I have had many different labels throughout my life but the two that have stuck out the most in my memory are completely contrasting: "painfully shy" and "overly-confident" they were both written by teachers of mine in the space of one year. The year that changed my life, the year that transformed my personality, the year that made me happy. When I moved schools I was forced to make friends quickly and the pressure to "fit in" and become part of my year group was unbelievable. This sparked off a side of me I had never seen before. Surprised as I was at my behaviour I have not looked back. Having spent ten years of my life in the shadow of my brothers being pushed into an alien environment of having to make new friends was daunting and something I never thought I could cope with.
I had been labeled for the first half of my life painfully shy: I remember when I was six the hall in our house was being painted I hid under my brother's cot because I was petrified of the decorator. Conversation with anyone but my closest friend or members of my immediate family was near impossible for me. However I did move schools and I was forced to come out of my shell and I did. And I did it successfully.
My new friends sometimes think maybe too successfully. The view of my friends and family is now that in an almost overnight transformation I have become overly-confident and shameless. I have the opinion however that because my friends and I laugh an uncountable amount everyday we are therefore healthier because it has been medically proven laughter is the best medicine! If I was not so outgoing and extroverted I doubt I would have half as much fun: I recall a very memorable night in, in which three of my best friends and I have never laughed so much all because of the fantastic feeling I have when I express myself. I am in myself much happier than I was six years ago. I can talk to anyone and get along well with most people, when I was younger I had a handful of friends and I could not introduce myself to anyone let alone ask a stranger the time in the middle of Glasgow. My newly gained confidence is what makes me comfortable in myself, before my change of personality I was unhappy and hid behind a quiet, soft, exterior.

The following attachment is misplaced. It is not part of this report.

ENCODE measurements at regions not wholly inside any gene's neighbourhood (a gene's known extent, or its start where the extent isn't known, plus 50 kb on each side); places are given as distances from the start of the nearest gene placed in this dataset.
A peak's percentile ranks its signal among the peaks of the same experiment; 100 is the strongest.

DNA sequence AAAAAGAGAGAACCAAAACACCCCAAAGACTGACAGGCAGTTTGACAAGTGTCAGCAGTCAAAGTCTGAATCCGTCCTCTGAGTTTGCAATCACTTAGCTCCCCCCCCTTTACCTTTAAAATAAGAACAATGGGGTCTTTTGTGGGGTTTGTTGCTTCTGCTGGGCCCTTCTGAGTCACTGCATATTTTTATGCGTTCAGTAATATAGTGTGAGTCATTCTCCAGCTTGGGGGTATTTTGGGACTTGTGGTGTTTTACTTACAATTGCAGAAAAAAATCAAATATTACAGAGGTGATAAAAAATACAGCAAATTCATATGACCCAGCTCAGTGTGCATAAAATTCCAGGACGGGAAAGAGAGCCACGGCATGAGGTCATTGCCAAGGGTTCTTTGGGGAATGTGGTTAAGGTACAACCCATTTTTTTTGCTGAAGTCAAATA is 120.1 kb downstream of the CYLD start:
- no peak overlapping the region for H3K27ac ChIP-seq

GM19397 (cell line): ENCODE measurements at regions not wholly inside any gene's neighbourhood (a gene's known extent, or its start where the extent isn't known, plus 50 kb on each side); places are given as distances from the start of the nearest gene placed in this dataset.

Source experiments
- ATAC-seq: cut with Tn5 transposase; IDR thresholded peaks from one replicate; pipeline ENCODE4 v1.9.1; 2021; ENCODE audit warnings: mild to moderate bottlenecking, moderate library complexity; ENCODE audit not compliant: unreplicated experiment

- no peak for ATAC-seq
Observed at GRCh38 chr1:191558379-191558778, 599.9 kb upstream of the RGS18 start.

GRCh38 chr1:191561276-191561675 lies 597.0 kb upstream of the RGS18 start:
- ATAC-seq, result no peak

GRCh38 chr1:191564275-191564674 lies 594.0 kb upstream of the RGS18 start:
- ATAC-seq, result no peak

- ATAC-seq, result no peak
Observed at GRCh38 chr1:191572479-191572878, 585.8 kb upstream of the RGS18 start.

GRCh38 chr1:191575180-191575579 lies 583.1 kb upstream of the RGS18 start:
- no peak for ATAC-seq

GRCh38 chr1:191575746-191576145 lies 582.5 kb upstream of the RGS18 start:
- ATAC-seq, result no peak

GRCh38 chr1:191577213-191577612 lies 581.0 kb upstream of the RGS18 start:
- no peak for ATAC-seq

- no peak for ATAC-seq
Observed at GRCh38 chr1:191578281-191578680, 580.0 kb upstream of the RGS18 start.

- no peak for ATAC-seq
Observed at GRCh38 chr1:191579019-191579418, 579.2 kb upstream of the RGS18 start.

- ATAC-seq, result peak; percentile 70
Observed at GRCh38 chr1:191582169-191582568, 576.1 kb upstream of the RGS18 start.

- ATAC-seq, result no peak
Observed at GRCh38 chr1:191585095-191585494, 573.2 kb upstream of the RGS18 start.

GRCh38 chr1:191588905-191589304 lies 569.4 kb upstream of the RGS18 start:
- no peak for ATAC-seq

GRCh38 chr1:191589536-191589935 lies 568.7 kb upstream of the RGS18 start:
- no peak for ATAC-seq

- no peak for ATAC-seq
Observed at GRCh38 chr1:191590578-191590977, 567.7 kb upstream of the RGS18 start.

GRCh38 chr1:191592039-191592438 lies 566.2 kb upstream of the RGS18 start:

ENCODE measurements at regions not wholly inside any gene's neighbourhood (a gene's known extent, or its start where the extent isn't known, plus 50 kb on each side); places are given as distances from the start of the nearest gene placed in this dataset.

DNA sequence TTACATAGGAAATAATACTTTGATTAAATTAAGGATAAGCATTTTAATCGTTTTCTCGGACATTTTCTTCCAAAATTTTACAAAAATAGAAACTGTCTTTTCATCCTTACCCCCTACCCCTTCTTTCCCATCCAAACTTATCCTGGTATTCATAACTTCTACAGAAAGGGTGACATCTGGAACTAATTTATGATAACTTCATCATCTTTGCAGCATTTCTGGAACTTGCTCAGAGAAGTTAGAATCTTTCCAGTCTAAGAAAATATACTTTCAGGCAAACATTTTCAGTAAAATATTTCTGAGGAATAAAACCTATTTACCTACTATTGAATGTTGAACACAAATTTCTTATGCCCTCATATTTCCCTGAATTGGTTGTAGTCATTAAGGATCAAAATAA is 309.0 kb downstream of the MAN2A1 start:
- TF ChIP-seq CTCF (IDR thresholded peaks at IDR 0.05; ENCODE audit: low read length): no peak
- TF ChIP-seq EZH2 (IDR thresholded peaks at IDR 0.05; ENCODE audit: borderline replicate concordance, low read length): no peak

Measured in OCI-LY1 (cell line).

I think that people around me prefer the "new me" because I am more open and can confide in my friends and know that they can be trusted because we are all much closer. I recall the first time when I realised that I was no longer introverted and no longer blushed profusely when I was asked a question in class: I was sitting in a class talking to a friend of mine and my teacher at that time told us to stop chatting a few times and then the last time he told us I answered back rather cheekily. I stopped in my tracks and could not believe what I had said to him. Shocked at the unfamiliar words that had come out of my mouth I was stunned and began to realise the changes that had taken place in the past year. Strangely pleased though I was I still deserved the detention! Confidence is like a friend to me. It is not a word or a feeling but a person that has infected me with its presence over the past six years of my life in senior school.
Some believe me to be a "nice girl" others, such as my mother think of me as "an arrogant cocky madam" I do not mind which people think of me as long as I feel comfortable in myself and I am not too rude. I never thought when I was a timid, young girl that I could grow up and become forward and opinionated. The views I hold now have not been changed, they represent what I used to be and I finally feel free to express them and do not hide behind a shield whether that have been my parents, teachers or peers. It is strange to think that I could change my whole outlook on life by becoming more open, friendly and confident. Confidence has changed me.
I am in some ways exactly the same person as I was before but in others - completely different. And I like what I see!